N: This seems a good point to drop
in that most annoying and intriguing of questions - is Deckard a
Replicant? [audible groan]. Right at the beginning of FN,
you make the comment, "Maybe now people will stop asking us
if Deckard is a replicant!" Guess again!
Even though Scott has been saying it for years, it was still reported
in mainstream news when he stated it again in the Channel 4 documentary.
But the debate continues unabated. There is no doubt that BR
is Ridley Scott's film and that he did a stunning job. But the associated
debate is whether a director can dictate how people view his creation
- or does the creation become an entity unto itself, separated from
those who made it?
Another factor is that, back in 1982, Scott said in interviews that
he wanted to suggest that Deckard might be a Replicant -
something that seems to be reflected in your own description of
events. In the end, is it not more interesting to have the question
than to "know" the answer?
PS: That's a good point. I agree that the ambiguity of Deckard's
true nature is far more interesting than simply inserting a scene
where a character blurts out, "C'mere, you fuckin' android!"
What I do find amusing and more than a little exasperating about
this issue, though, is how some BR fans simply won't accept
the facts of this matter. I mean, Ridley first told me in 1980 -
1980! - that he thought it would be interesting to suggest
Deckard was a replicant. Of course, 18 years later, Ridley began
telling interviewers that he'd always meant Deckard to be
a replicant. Well, maybe Ridley was being a little disingenuous.
Or maybe he'd just forgotten the reality of the situation. Because
I never heard Scott ever come right out and say, at least while
the film was being made, "Yeah, this cop is a replicant."
The words I recall were, "He might be a replicant."
do know that Ridley argued with Harrison over this point, because
Ford never wanted Deckard to be anything but a flawed human being
who was redeemed through love and an understanding of the replicants
plight. However, having said that, I also think Ridley himself probably
inwardly felt that Deckard was an artificial human. Why else
include the daydream/tinfoil unicorn tie-in? Of course, the galloping
unicorn footage was one of the last things filmed for the picture,
so perhaps Ridley had come down more squarely on the side of the
"Deck as Rep" issue by then.
Anyway, I don't remember him ever explicitly stating that,
yeah, Deckard is a replicant. Not while the film was being made.
Ridley always said, at least to me, that he thought it would be
far more provocative to imply Deckard was an artificial being.
That way audiences would have something to mull over and talk about
after the lights came up.
To respond to your other query, I agree with you - some films definitely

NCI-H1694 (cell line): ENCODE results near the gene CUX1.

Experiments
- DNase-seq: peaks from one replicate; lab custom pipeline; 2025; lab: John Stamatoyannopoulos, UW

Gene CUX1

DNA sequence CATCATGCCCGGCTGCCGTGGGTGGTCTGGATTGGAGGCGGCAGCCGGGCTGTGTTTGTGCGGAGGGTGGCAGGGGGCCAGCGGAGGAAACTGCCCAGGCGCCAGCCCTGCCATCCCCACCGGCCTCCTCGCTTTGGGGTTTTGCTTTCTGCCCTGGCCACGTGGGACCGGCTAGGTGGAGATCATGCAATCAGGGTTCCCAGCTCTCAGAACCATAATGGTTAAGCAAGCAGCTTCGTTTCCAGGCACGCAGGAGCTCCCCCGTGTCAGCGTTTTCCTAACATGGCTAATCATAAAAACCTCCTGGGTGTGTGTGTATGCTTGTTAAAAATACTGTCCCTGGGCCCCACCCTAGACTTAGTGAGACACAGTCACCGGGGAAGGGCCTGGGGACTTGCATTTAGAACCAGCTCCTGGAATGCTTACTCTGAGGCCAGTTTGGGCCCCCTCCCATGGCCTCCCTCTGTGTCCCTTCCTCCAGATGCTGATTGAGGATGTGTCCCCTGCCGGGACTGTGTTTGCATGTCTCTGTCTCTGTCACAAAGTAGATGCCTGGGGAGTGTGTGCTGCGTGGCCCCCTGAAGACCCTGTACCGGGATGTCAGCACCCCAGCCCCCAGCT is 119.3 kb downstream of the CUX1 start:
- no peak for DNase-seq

take on lives of their own. Sure, the director and writer and actors
and cinematographer stamp their own personalities on a project.
But there's something almost mystical about the way a film can then
exhibit a separate identity of its own. It's almost like alchemy,
you know? Transforming lifeless light and celluloid into a uniquely
individual, subtly living thing.
But to get back to the Ford as replicant debate - as I wrote in
Future Noir, it depends on which version of Blade Runner
you see. I think that that experience will influence your decision
more than anything. The original theatrical release, for instance,
certainly makes a strong case for Deckard being human. But the inclusion
of the unicorn shot in the Director's Cut more or less suggests
that he is a Replicant. My advice is - keep arguing. Then
make your own decision.
N: I was surprised no one referenced
Future Noir when Ridley brought this issue up again a few
PS: Me too. That was really a wake-up call for me. I mean,
the manner in which the mainstream media approached this issue,
as if it was something brand-new, made me realize that the mainstream
probably wasn't aware of Future Noir. Yet if you're a responsible,
informed journalist, how could you not know that an entire
book had already been written about this film? A book that
had a separate, stand-alone section that addressed the Replicant
debate at great length? And Future Noir certainly wasn't the first
written reference to address this issue, either. I mean, come on!
The first time I mentioned it in print was back in 1981, for Christ's
sake. Later on, I repeated that hypothesis for my Video Watchdog
piece. Yet not a single mainstream news channel or magazine mentioned
these facts, or even seemed aware of them.
That's sort of depressing, you know, on any number of levels. Especially
as it indicates how shabbily corporate networks and major news outlets
must conduct their "research" before they do a story.
If they do any research at all.
Anyway, want to know my personal take on this "Deckard as
Replicant" controversy? I still think it's more fun, and challenging,
to realize that Harrison might be an android… even if
the Director's Cut clearly indicates that he is one.
N: I quite agree that the "nature
of Deckard" question is more interesting than the answer, but
the debate will no doubt continue regardless of anyone's answers!